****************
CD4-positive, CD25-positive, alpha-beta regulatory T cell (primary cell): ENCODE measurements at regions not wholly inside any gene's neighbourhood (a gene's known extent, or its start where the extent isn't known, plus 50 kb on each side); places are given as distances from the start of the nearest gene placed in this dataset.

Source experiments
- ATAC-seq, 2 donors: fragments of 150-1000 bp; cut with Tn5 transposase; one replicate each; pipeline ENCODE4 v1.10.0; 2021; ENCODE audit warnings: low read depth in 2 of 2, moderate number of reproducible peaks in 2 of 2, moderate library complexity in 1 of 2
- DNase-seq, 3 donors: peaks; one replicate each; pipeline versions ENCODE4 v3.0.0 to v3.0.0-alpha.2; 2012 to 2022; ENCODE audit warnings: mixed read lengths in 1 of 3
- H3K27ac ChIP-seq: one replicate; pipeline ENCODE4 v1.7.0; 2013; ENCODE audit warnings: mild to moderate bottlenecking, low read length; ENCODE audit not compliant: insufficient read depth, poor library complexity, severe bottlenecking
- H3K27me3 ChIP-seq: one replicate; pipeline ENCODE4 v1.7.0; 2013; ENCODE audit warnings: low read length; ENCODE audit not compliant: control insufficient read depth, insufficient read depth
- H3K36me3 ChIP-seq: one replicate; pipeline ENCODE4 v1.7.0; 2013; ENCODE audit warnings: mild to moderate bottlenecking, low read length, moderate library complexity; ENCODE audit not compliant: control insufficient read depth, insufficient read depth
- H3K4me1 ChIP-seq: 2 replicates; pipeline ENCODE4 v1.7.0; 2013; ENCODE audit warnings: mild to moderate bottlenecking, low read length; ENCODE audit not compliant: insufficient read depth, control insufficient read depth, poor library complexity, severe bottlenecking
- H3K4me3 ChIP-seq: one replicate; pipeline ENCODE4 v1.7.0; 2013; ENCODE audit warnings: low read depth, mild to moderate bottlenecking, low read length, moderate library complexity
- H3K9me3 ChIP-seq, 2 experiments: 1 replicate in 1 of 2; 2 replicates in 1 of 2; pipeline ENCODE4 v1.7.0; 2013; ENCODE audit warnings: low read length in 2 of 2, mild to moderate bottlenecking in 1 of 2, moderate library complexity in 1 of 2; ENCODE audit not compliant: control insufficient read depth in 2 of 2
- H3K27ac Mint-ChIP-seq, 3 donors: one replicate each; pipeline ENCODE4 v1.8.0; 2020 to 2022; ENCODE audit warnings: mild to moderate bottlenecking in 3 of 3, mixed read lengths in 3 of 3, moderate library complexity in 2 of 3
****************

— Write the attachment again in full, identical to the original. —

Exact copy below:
CD4-positive, CD25-positive, alpha-beta regulatory T cell (primary cell): ENCODE measurements at regions not wholly inside any gene's neighbourhood (a gene's known extent, or its start where the extent isn't known, plus 50 kb on each side); places are given as distances from the start of the nearest gene placed in this dataset.

Source experiments
- ATAC-seq, 2 donors: fragments of 150-1000 bp; cut with Tn5 transposase; one replicate each; pipeline ENCODE4 v1.10.0; 2021; ENCODE audit warnings: low read depth in 2 of 2, moderate number of reproducible peaks in 2 of 2, moderate library complexity in 1 of 2
- DNase-seq, 3 donors: peaks; one replicate each; pipeline versions ENCODE4 v3.0.0 to v3.0.0-alpha.2; 2012 to 2022; ENCODE audit warnings: mixed read lengths in 1 of 3
- H3K27ac ChIP-seq: one replicate; pipeline ENCODE4 v1.7.0; 2013; ENCODE audit warnings: mild to moderate bottlenecking, low read length; ENCODE audit not compliant: insufficient read depth, poor library complexity, severe bottlenecking
- H3K27me3 ChIP-seq: one replicate; pipeline ENCODE4 v1.7.0; 2013; ENCODE audit warnings: low read length; ENCODE audit not compliant: control insufficient read depth, insufficient read depth
- H3K36me3 ChIP-seq: one replicate; pipeline ENCODE4 v1.7.0; 2013; ENCODE audit warnings: mild to moderate bottlenecking, low read length, moderate library complexity; ENCODE audit not compliant: control insufficient read depth, insufficient read depth
- H3K4me1 ChIP-seq: 2 replicates; pipeline ENCODE4 v1.7.0; 2013; ENCODE audit warnings: mild to moderate bottlenecking, low read length; ENCODE audit not compliant: insufficient read depth, control insufficient read depth, poor library complexity, severe bottlenecking
- H3K4me3 ChIP-seq: one replicate; pipeline ENCODE4 v1.7.0; 2013; ENCODE audit warnings: low read depth, mild to moderate bottlenecking, low read length, moderate library complexity
- H3K9me3 ChIP-seq, 2 experiments: 1 replicate in 1 of 2; 2 replicates in 1 of 2; pipeline ENCODE4 v1.7.0; 2013; ENCODE audit warnings: low read length in 2 of 2, mild to moderate bottlenecking in 1 of 2, moderate library complexity in 1 of 2; ENCODE audit not compliant: control insufficient read depth in 2 of 2
- H3K27ac Mint-ChIP-seq, 3 donors: one replicate each; pipeline ENCODE4 v1.8.0; 2020 to 2022; ENCODE audit warnings: mild to moderate bottlenecking in 3 of 3, mixed read lengths in 3 of 3, moderate library complexity in 2 of 3